Wednesday, May 4, 2011

Go fly a kite!

There have been a lot of festivals lately, eh? A couple of weeks ago Gwangalli Beach hosted the Oedong festival. I saw signs for this festival throughout March but they didn't give any indication of what the festival involves.

People brought their dogs, of course. This one not only has wings, but also a teeny tiny little bow on its head.

This is the best example of a dyed dog I've seen, and it's wearing little booties!

It was a windy day and lots of people had kites. Somebody took this further.
This line of kites stretched far into the sky, and there was a box on the beach with many more that he didn't put up (the existing line of kites swooped down and interfered with the "Oedong Festival" sigh that was suspended with balloons over the water.)

The festival included booths with demonstrations of pulleys and basketmaking, and free samples of kimchi and makalli (Korean rice wine--it's really good.) There was also a dance representing a bullfight.


The brown bull won.

Tuesday, May 3, 2011

Use a little muscle

A few weeks ago I visited the Cheongdo Bull Fighting Festival. It's nothing like Spanish bullfighting, and instead the bulls fight each other. Or sometimes they don't.

Korea really likes tourists. You'll see this if you arrive in Seoul, where the airport even has a culture museum and free arts and crafts for foreigners. I went to the festival with a few other foreigners, and we were greeted at the train station by people who handed us English brochures and told us how to get to the festival (a taxi is expensive--here, let me walk you two blocks to the bus station!)

The most inviting thing on the brochure was the "Magic Show of Levitation." So we saw that. The first part was this guy, who danced around regally while his mask changed colors and then disappeared. It's a difficult thing to capture in a picture.


Then some guys came out in bull suits to help with the levitation part. First, a little boy was levitated, but he started crying so they started over with another volunteer. The bulls removed the supports and look: there's nothing holding up the platform!


Also they had coconuts! Here is Pete using the official Coconut Skewer to make a straw hole. After drinking the juice, we broke them open on the concrete and ate with our hands.


And then my camera battery died... this is what happens when I start using my camera again suddenly. Shame on me.

Here's a good picture that I stole from the Internet:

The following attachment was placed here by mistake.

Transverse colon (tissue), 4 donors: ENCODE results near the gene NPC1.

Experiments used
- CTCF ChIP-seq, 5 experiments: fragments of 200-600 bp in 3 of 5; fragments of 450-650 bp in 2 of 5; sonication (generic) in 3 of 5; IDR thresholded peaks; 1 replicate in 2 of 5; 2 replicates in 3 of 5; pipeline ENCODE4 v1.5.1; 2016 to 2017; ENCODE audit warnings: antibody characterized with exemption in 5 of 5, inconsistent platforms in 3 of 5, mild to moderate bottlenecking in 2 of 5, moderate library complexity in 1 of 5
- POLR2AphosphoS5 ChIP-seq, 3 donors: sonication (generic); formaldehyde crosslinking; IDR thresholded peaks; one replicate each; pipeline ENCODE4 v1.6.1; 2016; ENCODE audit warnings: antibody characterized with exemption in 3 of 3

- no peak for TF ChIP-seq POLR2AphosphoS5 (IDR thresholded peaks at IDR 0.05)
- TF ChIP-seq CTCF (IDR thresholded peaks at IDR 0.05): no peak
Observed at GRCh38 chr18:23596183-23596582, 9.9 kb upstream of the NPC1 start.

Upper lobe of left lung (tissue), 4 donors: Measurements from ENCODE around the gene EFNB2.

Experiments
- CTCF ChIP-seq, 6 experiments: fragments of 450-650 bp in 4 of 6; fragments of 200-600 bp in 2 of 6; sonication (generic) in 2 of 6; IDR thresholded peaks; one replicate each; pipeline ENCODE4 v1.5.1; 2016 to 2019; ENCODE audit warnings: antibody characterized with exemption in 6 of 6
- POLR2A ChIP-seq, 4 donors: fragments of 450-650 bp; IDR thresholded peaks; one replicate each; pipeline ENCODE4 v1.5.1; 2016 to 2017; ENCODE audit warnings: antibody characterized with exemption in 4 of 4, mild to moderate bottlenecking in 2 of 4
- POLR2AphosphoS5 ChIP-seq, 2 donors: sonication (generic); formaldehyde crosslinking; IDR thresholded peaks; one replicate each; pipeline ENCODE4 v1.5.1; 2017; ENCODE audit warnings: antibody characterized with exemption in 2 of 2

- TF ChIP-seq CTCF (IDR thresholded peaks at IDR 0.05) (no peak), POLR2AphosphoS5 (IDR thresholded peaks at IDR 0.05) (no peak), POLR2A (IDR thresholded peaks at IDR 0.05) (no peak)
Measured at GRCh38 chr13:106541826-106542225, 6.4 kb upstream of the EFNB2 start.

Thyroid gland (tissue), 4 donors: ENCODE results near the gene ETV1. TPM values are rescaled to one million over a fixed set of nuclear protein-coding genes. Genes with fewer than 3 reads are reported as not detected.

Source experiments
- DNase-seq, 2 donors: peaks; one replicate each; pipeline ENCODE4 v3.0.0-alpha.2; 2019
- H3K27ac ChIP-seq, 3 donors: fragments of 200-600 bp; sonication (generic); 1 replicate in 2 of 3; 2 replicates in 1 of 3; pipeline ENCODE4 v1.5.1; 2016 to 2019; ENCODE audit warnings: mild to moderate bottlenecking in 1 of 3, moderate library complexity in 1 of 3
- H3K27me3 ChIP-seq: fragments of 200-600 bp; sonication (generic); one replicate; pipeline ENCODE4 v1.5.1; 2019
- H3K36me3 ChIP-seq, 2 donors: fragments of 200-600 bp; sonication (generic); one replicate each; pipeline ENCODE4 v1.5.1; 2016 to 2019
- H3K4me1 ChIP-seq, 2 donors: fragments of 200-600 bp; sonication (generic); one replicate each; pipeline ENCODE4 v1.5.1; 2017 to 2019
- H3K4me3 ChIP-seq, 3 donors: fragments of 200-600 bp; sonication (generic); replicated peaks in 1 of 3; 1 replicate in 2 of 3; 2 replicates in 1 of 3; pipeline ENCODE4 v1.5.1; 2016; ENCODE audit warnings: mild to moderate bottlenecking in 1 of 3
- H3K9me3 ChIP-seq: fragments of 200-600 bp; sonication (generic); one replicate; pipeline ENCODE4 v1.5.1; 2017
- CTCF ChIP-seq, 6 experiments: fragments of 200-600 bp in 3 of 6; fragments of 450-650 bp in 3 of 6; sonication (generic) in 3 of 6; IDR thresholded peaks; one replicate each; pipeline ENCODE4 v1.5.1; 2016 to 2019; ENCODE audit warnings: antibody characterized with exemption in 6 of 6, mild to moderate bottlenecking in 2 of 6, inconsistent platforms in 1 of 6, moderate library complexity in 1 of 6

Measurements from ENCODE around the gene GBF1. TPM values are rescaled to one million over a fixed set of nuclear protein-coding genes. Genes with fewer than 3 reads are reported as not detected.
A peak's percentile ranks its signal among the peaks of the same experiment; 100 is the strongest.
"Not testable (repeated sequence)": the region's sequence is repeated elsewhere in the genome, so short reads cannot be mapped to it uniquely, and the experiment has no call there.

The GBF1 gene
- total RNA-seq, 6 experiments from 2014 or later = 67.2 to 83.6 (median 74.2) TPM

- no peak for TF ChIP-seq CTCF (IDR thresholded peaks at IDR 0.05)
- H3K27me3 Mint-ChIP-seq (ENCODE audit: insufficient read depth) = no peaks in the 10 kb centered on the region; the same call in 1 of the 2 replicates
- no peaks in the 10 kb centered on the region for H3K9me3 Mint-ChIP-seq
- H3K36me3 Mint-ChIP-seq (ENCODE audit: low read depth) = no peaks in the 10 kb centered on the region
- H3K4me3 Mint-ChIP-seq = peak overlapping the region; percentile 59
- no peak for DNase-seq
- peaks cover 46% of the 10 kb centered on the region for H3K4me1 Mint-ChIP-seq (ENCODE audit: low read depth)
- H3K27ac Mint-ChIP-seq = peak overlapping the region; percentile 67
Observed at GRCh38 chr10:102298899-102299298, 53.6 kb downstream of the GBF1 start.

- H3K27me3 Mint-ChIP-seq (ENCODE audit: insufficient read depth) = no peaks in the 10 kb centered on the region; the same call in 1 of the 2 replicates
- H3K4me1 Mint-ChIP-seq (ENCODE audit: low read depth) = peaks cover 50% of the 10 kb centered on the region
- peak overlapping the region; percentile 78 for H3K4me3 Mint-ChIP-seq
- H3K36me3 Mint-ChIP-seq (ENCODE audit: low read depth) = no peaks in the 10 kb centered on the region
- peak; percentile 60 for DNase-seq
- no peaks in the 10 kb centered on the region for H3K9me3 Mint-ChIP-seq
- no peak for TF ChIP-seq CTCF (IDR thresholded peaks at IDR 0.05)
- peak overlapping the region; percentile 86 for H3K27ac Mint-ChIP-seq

So what happens is this: two bulls are led into a ring by handlers. The bulls are pulled together, face to face, by ropes through their nose rings. Like magnets, they suddenly lock horns and push each other back and forth until one of them turns around and jogs away. The other bull is the winner!

The bull fights were done by weight, so that the largest bulls fought last. For the last three fights though, the veteran bulls did not even fight. One bull would give up before they touched, and the other was declared the winner (to much booing.)

Monday, May 2, 2011


There is a delicious aspect of Korean culture that you should know about. It's called "Sam Gyup Sal" which means "Three Layer Meat." I like to call it "Giant Bacon." And it's amazing.


Here are three varieties: Spicy (the rolled up ones in the back,) Regular (in the middle,) and Galbi, or Marinated In Delicious (in front.) Also visible: Hite, a terrible Korean beer.

You barbecue the meat over coals on a setup in the middle of the table, like so:

And you use meat scissors, a lot. I didn't get a picture of the eating, which involves wrapping meat, garlic, onions, bean paste, and a tasty mixture of spring onions and hot sauce into a lettuce or sesame leaf. Lettuce-wrapped giant bacon is good for your health.

Sunday, May 1, 2011

Spring, spring, spring!


Korea gets very excited about cherry blossoms every spring. I mentioned something about the cherry blossoms in Japan being famous, and my students were shocked that Japan even *had* cherry blossoms. It was as if I told them Japan has four seasons too. I mean, Korea *invented* having four seasons!

For a couple of weeks Jangyu was full of them. I didn't realize that most of the trees that line the streets here are cherry blossom trees until they all exploded in pink.



The blossoms blew away, and now the trees are green and the weather is finally warm. The yellow dust also blew in from China, so my eyes are burning, but spring's still better than winter.